As the capital of Tajikistan, Dushanbe links the Pamirs and the southern Kulob region directly overland with the northern Fann mountains, Khujand and Panjakent through a network of shared taxis.
With the exception of a few flights from Russia to Khujand, Dushanbe receives all international flights into Tajikistan.
Inside the city, different types of taxis are the most common way to get around.
Transport to/from Dushanbe
Options are very limited. We keep you up to date on the trains in Tajikistan page.
Dushanbe is not well-connected compared to other Central Asian airports. Keep it in mind when planning a multi-country tour: perhaps there is a better and cheaper link-up from Tashkent, Bishkek or others.
A lot of horror stories are told about Dushanbe’s airport, but we are happy to say that thievery and extortionist practices have become much less common in recent years.
Still, arriving at the airport is far easier than departing. It is by no means a quick entry through immigration, but bribe demands are rare, except perhaps if you need a visa on arrival. Getting out is slightly more hassle: security checks are standard, but customs officers may still summon you into a private room to beg for lunch money.
How early to arrive for a flight varies dramatically. You could arrive 2 hours in advance and barely make it to the gate on time, or get to the gate within 10 minutes. Sometimes less customs employees are on duty, for no particular reason it seems. One day the security check may be very thorough, and other days they are very quick. Your flight coinciding with a bunch of flights departing to Russia can also be a factor in delays.
Note that there is often a long line for the exit customs and x-ray, but women and children are allowed to take a priority line.
The Dushanbe airport has one ATM which does not always work (as confirmed by Information desk) and the exchange office is closed on Sundays (or maybe forever). In this case, your best option is to take a taxi which can stop at a high-end hotel where exchanging money is possible on a Sunday.
Getting to/from the airport
When arriving at the airport: a metred taxi desk stands next to the baggage carousels. The very aggressive, dishonest taxi driver mob outside no longer exists.
To depart, taking a taxi to the airport is the safest and most convenient option. However, there is a cluster of hostels that are within walking distance (within 30 minutes on foot).
There are some very old, very cheap buses going to the Kulob region from Dushanbe. We advise against using them: it will take ages and will be very uncomfortable.
Shared taxis are the main way to get anywhere overland. Cars leave when full unless you pay the price for the entire car, so you’re potentially subject to a long wait.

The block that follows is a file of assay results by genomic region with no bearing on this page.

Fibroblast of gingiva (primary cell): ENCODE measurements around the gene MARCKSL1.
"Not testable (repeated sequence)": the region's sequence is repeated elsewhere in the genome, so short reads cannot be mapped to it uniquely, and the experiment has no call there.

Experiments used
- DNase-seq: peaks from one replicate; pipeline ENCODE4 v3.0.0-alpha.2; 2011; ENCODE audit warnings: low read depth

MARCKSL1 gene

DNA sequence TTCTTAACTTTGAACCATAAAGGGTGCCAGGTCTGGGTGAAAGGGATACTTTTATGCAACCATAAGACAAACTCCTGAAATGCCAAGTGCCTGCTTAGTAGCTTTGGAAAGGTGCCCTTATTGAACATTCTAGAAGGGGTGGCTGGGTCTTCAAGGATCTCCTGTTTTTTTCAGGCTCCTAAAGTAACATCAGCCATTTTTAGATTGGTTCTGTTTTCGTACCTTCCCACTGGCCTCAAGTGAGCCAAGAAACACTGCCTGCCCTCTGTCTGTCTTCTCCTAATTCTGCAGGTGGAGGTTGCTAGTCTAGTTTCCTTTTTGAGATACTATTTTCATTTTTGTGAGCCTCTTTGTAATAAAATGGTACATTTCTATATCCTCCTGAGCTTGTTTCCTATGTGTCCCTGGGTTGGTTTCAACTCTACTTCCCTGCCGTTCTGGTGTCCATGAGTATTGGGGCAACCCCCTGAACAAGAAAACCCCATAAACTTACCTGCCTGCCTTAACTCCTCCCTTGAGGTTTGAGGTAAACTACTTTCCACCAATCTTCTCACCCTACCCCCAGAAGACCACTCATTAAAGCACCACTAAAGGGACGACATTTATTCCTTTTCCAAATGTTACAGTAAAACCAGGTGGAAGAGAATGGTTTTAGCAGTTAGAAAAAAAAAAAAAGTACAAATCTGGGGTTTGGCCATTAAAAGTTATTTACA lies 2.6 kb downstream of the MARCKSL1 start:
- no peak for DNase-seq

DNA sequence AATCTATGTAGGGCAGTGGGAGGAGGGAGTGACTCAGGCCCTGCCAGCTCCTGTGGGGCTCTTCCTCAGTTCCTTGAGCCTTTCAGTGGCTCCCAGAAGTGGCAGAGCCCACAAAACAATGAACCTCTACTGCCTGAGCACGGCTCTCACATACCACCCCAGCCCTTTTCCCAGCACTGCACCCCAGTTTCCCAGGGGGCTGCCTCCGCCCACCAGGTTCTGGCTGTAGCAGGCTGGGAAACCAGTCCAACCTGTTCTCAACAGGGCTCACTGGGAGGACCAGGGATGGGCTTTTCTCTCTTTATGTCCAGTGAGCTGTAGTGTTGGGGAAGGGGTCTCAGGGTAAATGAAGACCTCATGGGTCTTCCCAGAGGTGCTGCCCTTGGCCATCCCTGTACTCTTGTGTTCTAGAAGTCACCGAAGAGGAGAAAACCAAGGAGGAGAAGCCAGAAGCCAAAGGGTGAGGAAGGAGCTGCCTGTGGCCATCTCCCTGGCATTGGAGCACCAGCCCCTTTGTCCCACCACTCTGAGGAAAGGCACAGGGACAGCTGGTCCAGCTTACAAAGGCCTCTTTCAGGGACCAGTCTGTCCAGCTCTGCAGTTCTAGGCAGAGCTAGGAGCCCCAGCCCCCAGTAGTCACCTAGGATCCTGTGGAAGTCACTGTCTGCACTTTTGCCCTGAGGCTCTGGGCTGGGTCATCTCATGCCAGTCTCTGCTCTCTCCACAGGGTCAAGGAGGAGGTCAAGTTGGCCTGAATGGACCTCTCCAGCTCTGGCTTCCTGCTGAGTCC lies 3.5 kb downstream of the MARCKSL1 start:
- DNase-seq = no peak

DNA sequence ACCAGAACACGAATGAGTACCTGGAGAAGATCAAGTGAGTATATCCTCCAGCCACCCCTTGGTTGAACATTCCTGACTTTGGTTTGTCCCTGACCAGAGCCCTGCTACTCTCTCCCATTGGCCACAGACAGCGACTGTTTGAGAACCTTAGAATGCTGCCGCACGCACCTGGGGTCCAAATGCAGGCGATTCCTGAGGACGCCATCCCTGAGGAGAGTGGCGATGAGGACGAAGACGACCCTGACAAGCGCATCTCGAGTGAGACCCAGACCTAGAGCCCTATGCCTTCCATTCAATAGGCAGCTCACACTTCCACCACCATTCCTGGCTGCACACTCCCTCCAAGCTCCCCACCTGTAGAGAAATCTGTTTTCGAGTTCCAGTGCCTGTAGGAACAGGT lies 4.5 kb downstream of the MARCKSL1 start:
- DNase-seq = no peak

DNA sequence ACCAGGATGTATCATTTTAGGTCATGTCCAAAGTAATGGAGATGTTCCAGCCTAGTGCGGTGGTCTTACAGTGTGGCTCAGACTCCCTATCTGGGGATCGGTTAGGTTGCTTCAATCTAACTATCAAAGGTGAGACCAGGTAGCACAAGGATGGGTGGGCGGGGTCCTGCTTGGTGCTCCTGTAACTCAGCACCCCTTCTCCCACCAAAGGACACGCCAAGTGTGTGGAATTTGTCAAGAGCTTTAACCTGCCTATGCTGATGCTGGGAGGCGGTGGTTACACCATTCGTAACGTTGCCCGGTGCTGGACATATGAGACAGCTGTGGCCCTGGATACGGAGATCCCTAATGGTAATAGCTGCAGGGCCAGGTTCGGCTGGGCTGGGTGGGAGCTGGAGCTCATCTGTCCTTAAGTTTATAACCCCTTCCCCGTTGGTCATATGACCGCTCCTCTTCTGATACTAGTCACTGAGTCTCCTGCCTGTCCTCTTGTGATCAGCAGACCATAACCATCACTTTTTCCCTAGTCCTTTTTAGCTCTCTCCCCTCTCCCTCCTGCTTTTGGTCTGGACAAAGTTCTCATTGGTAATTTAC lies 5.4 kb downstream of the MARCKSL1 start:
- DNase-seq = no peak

Prices vary with the seasons based on how many people are going each way. Travel times are almost always longer than expected and cars break down often. Be ready for this.
Onward travel destinations
Pamirs and Khorog
See our Pamir Highway travel guide for a detailed exploration of your options for travel along the Pamir Highway.
By public transport
If you decide to go by public transport, the jeeps to Khorog leave from a parking lot between the airport and the train tracks known as the Badakhshan car station (Gmaps). Ask for ‘povorot aeroporta terminal Pamira’, Badakshanskaya avtostansiya, or if that’s too hard, say “Khorog-Khorog-Khorog”. Come at 6 or 7 am for the best options, but note that it is also possible (though more difficult) to find drivers going overnight.
All drivers take the longer southern route via Kulob because the road is better. Expect to pay 250-350 somoni and drive for 12-14 hours on a good day. Delays happen. When coming from Khorog, you can stop off in Kulob to break the journey, then it is another 3 hours to Dushanbe by bus.
Note that the hostels and guesthouses that serve backpackers and independent travellers all have arrangements with drivers. They can get you picked up at your hostel. The pre-arranged drivers leave more quickly and can be vouched for by your accommodation, and you do not need to negotiate on the price.
Finding a ride to the half-way point, the town of Qalai-Khumb, is more difficult. The vast majority of drivers are going the whole way in one go, however long it may take.
A separate guide has the latest updates concerning the complicated Dushanbe-Khorog flight.
By jeep tour
If you prefer to take your time to see the Pamir Highway and don’t have your own wheels, you probably want to get a driver or a jeep tour. These are our recommendations:
If you are looking to rent a car for the Pamir Highway, have a look at our car rental guide.
Taxi stations for Samarkand, Panjakent, Fann Mountains and Khujand
Drivers to Khujand, Ayni and Panjakent (the gateway for Samarkand and the Fann mountains) leave from the parking near the cement factory (Tsement Zavod) (Gmaps) north of town. Additionally, drivers to Panjakent also leave from the intersection of Rudaki Avenue and Umar Khayyom Street by the Vodanasos bazaar (Gmaps).
Be aware of the following scams:
- charge extra for the front seat, then give it to someone else, but not charge you less.
- hand you off to a marshrutka in the far outskirts of either Dushanbe or Panjakent
- drop you off short of your agreed destination
- agree to take you to a certain spot but later change their mind
Most common is the claim that the driver has a full car ready to go and that the other, fictional, passengers are nearby. Do not put your bags in a car before it is absolutely ready to go, and keep negotiating with other drivers when you see they are filling up.
The extreme competition between dozens of drivers for few passengers makes drivers here some of the worst in Central Asia. Be tough, and be patient: it could take a while for your car to fill up.
Panjakent and Samarkand
Shared taxis connect Dushanbe with Panjakent (5 hr – 80-100 somoni/seat). They will not continue across the border to Samarkand.
For navigating the border crossing between Panjakent and Samarkand, see the Tajikistan border crossings guide. There are currently no flights between Dushanbe and Samarkand.
The gateway is the town of Artuch. To get there, you need to pay for the full trip to Panjakent and ask to be dropped off at the crossroads in the town of Shurcha (Gmaps), from where you need to find a ride to Artuch base camp (referred to by locals as lager or turbaza), or to a lower village (usually Panjrud) from where you need to find another driver (the upper part is too rough for some drivers).